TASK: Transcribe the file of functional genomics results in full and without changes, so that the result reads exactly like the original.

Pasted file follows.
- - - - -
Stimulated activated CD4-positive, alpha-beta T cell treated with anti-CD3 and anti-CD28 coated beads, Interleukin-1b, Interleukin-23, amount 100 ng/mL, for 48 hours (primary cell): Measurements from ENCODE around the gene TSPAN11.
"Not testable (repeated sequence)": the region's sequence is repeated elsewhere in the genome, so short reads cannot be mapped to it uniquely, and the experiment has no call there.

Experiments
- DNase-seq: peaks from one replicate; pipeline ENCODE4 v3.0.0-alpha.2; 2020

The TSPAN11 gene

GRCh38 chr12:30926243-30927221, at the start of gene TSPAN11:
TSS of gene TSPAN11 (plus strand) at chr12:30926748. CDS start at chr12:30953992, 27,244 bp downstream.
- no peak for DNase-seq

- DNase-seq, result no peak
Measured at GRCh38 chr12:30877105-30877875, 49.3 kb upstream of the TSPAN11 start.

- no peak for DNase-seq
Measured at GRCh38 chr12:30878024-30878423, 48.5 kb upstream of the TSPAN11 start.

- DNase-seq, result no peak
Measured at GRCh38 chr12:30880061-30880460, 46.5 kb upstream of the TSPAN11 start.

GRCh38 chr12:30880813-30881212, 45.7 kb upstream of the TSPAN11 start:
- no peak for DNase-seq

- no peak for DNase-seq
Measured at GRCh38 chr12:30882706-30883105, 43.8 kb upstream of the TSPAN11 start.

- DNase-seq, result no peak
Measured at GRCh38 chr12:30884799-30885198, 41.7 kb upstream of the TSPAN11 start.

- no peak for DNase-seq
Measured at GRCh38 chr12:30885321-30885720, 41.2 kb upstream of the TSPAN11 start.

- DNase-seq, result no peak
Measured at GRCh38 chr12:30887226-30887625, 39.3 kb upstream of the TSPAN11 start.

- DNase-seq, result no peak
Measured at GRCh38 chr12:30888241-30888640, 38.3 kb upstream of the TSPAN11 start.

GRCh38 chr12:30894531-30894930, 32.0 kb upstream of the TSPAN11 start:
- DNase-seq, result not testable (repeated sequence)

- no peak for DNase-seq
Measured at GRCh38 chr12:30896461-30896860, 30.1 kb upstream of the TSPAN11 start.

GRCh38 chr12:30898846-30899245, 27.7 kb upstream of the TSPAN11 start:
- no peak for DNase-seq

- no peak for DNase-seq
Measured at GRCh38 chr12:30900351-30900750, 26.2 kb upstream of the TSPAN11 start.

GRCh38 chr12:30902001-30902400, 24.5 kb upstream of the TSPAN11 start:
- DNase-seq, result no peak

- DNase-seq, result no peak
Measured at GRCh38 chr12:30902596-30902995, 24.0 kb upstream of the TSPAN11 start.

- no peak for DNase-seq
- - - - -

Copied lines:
Stimulated activated CD4-positive, alpha-beta T cell treated with anti-CD3 and anti-CD28 coated beads, Interleukin-1b, Interleukin-23, amount 100 ng/mL, for 48 hours (primary cell): Measurements from ENCODE around the gene TSPAN11.
"Not testable (repeated sequence)": the region's sequence is repeated elsewhere in the genome, so short reads cannot be mapped to it uniquely, and the experiment has no call there.

Experiments
- DNase-seq: peaks from one replicate; pipeline ENCODE4 v3.0.0-alpha.2; 2020

The TSPAN11 gene

GRCh38 chr12:30926243-30927221, at the start of gene TSPAN11:
TSS of gene TSPAN11 (plus strand) at chr12:30926748. CDS start at chr12:30953992, 27,244 bp downstream.
- no peak for DNase-seq

- DNase-seq, result no peak
Measured at GRCh38 chr12:30877105-30877875, 49.3 kb upstream of the TSPAN11 start.

- no peak for DNase-seq
Measured at GRCh38 chr12:30878024-30878423, 48.5 kb upstream of the TSPAN11 start.

- DNase-seq, result no peak
Measured at GRCh38 chr12:30880061-30880460, 46.5 kb upstream of the TSPAN11 start.

GRCh38 chr12:30880813-30881212, 45.7 kb upstream of the TSPAN11 start:
- no peak for DNase-seq

- no peak for DNase-seq
Measured at GRCh38 chr12:30882706-30883105, 43.8 kb upstream of the TSPAN11 start.

- DNase-seq, result no peak
Measured at GRCh38 chr12:30884799-30885198, 41.7 kb upstream of the TSPAN11 start.

- no peak for DNase-seq
Measured at GRCh38 chr12:30885321-30885720, 41.2 kb upstream of the TSPAN11 start.

- DNase-seq, result no peak
Measured at GRCh38 chr12:30887226-30887625, 39.3 kb upstream of the TSPAN11 start.

- DNase-seq, result no peak
Measured at GRCh38 chr12:30888241-30888640, 38.3 kb upstream of the TSPAN11 start.

GRCh38 chr12:30894531-30894930, 32.0 kb upstream of the TSPAN11 start:
- DNase-seq, result not testable (repeated sequence)

- no peak for DNase-seq
Measured at GRCh38 chr12:30896461-30896860, 30.1 kb upstream of the TSPAN11 start.

GRCh38 chr12:30898846-30899245, 27.7 kb upstream of the TSPAN11 start:
- no peak for DNase-seq

- no peak for DNase-seq
Measured at GRCh38 chr12:30900351-30900750, 26.2 kb upstream of the TSPAN11 start.

GRCh38 chr12:30902001-30902400, 24.5 kb upstream of the TSPAN11 start:
- DNase-seq, result no peak

- DNase-seq, result no peak
Measured at GRCh38 chr12:30902596-30902995, 24.0 kb upstream of the TSPAN11 start.

- no peak for DNase-seq